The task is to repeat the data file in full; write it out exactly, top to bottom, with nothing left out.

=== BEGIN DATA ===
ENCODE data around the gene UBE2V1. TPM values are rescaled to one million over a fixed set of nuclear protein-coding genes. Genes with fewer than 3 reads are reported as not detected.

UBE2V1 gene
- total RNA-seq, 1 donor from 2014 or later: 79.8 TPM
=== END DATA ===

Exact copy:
ENCODE data around the gene UBE2V1. TPM values are rescaled to one million over a fixed set of nuclear protein-coding genes. Genes with fewer than 3 reads are reported as not detected.

UBE2V1 gene
- total RNA-seq, 1 donor from 2014 or later: 79.8 TPM